The methods of Training in Systematic Instruction (TSI) fit broadly into the in-work support element of the ‘Supported Employment’ approach.  It was originally devised by Dr Marc Gold, an American Psychologist who conducted his pioneering research in the mid 1970’s and early 80’s.  It was first introduced into the UK in 1987.

TSI is an approach intended for practitioners working directly with people who require additional support to learn the practical skills involved in work and independent living. Originally, it was devised for people with learning disabilities, but its relevance and effectiveness to reach across many vulnerable groups has become obvious, including people with autism, users in mental health services and basically anyone who lacks confidence and/or needs support to successfully undertake and learn the practical tasks involved at work.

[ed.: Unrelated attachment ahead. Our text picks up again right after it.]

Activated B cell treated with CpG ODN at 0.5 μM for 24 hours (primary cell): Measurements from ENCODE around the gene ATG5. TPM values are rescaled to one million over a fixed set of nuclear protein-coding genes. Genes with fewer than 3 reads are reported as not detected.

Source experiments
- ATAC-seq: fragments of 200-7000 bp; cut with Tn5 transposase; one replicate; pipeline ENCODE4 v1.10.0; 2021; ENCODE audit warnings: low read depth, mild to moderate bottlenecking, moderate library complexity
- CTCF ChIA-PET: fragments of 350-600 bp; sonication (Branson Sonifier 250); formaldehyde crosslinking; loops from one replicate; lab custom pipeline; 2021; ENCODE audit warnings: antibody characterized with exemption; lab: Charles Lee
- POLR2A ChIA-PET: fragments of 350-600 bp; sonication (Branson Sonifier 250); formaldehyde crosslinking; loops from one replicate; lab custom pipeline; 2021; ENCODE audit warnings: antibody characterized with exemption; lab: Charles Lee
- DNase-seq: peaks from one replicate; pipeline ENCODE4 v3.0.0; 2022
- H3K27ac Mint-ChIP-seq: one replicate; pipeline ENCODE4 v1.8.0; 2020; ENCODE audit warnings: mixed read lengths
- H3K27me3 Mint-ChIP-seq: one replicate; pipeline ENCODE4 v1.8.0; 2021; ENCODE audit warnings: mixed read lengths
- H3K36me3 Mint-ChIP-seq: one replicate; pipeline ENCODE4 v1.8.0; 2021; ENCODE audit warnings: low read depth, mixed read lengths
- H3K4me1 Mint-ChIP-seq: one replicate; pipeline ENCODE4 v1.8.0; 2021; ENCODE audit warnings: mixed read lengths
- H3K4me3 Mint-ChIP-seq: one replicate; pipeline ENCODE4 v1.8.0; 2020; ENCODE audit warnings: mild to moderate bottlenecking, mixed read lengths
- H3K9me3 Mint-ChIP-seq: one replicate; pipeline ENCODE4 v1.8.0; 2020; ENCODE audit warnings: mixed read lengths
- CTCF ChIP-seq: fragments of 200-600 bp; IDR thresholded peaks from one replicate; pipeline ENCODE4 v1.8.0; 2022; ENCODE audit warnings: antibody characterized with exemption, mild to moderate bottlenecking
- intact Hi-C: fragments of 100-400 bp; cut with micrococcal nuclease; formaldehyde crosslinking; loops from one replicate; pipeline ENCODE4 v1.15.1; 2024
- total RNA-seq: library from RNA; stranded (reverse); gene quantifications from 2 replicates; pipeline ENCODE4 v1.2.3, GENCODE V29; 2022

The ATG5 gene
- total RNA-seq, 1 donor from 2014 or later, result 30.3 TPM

When TSI arrived in the UK it made an instant impact as it held the capacity for providing an effective method for training people with learning disabilities complex work skills which up to that time, were thought by most in society, to be unattainable.   It became an instant hit with people setting up or developing supported employment services in the UK because it offered and effective methodology to support people with learning disabilities into inclusive paid work environments.

TSI is based on three things:-

Preparation to teach – You can’t teach something that you don’t know and have a feel for yourself.

Teaching strategies – As someone who knows the task, your responsibility is to pass on your knowledge to the learner as quickly as possible.

The values that underpin TSI – Teach don’t test! The process is dynamic and involves both parties learning from each other.